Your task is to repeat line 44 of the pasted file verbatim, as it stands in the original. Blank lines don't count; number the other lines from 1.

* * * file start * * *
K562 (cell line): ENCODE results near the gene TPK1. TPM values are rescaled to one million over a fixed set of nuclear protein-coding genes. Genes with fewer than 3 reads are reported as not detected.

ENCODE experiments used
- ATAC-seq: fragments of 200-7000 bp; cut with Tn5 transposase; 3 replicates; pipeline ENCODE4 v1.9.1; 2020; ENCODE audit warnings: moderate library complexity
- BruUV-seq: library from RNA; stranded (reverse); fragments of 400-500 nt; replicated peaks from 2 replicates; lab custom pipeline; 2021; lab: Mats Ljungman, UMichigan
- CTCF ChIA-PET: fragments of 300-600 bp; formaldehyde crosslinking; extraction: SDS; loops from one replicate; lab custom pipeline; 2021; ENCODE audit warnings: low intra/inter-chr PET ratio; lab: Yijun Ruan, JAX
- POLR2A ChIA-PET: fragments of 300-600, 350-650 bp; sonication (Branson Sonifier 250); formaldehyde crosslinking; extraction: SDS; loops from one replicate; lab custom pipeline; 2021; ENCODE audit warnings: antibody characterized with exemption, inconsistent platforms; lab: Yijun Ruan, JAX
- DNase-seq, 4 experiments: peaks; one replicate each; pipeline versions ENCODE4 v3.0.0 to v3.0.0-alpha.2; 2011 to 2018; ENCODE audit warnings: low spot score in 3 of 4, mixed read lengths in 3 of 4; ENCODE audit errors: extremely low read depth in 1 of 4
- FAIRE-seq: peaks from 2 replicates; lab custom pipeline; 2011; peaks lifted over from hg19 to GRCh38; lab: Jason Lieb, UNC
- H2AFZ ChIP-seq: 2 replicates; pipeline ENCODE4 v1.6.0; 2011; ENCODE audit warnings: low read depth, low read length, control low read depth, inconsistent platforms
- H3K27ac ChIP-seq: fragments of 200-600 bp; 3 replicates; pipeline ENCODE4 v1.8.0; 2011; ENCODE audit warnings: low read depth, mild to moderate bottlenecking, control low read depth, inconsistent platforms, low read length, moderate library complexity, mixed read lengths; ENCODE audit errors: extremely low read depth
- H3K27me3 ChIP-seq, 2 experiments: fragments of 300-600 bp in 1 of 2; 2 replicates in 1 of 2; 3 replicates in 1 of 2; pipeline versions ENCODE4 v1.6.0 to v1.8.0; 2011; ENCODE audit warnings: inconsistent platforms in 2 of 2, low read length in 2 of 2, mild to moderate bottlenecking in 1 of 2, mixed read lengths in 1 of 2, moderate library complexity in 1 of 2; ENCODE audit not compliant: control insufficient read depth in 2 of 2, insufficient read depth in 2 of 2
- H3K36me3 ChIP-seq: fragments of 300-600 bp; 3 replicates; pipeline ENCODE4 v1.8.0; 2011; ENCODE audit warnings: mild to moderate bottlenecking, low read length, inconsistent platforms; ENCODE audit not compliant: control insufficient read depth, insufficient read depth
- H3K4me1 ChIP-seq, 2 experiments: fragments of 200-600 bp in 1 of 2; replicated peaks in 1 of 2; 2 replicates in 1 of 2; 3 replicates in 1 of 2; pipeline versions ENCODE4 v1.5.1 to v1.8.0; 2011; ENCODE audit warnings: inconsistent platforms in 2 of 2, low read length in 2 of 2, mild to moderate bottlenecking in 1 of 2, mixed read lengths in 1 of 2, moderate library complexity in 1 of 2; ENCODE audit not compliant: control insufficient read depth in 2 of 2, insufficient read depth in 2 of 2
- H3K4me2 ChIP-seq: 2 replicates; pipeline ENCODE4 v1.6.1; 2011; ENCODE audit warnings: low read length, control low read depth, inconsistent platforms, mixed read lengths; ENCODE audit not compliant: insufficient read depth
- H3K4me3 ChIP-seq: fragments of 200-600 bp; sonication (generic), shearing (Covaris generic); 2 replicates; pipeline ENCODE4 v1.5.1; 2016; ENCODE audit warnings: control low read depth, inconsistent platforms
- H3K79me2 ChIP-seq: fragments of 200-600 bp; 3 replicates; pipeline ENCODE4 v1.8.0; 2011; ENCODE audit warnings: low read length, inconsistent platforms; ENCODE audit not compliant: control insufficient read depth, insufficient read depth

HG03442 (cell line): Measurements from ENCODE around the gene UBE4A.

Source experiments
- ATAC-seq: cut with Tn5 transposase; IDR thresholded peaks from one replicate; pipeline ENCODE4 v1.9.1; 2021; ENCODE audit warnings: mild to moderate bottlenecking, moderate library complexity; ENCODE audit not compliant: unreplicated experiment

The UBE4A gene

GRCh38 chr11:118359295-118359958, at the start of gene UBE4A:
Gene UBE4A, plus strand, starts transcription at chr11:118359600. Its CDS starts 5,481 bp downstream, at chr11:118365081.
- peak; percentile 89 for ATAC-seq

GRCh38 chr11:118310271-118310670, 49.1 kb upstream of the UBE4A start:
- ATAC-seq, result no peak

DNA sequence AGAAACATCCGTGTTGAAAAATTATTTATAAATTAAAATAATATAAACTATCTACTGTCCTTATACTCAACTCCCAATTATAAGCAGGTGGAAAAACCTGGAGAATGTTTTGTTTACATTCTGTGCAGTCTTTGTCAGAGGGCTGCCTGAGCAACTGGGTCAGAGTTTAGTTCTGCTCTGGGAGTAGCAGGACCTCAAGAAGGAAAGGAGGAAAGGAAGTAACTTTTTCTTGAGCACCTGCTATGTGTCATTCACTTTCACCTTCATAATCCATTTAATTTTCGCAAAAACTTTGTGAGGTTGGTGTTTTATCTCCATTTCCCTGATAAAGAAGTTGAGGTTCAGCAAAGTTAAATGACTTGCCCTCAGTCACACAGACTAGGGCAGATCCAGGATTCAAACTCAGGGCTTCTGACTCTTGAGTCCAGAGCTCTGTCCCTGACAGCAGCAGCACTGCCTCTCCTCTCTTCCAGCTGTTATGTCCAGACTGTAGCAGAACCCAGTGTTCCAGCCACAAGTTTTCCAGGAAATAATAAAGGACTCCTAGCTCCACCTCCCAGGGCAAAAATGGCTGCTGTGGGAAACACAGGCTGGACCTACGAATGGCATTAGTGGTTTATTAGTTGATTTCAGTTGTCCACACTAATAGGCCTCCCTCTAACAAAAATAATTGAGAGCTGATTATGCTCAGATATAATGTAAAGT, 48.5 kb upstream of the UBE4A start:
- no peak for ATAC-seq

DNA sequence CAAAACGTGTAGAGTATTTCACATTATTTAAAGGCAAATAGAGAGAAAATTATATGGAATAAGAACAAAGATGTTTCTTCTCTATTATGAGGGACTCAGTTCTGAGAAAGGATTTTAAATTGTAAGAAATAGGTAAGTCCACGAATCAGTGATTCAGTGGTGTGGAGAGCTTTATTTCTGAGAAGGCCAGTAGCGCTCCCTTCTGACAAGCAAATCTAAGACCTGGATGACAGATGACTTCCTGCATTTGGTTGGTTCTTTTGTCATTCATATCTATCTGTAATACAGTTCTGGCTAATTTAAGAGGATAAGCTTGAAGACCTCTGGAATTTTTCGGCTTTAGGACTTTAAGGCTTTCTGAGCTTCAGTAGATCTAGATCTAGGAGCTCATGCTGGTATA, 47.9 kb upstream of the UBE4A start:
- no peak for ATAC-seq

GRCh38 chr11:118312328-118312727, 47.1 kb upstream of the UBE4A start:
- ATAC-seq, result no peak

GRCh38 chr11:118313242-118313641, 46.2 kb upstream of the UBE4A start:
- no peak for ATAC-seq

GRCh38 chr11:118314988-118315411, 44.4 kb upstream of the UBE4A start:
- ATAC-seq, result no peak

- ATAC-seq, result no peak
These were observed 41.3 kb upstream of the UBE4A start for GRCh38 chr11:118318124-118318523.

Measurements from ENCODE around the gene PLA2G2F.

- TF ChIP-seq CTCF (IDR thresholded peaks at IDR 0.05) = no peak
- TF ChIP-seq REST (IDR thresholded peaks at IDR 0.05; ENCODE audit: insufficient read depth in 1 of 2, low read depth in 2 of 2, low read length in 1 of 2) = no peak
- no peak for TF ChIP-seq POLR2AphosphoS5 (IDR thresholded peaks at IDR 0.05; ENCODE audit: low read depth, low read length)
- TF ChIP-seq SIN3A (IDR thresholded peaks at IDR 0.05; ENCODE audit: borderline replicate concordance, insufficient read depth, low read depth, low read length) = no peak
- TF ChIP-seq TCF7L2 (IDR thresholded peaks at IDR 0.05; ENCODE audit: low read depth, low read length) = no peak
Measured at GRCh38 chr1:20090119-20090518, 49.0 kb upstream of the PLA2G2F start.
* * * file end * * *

Measured at GRCh38 chr1:20090119-20090518, 49.0 kb upstream of the PLA2G2F start.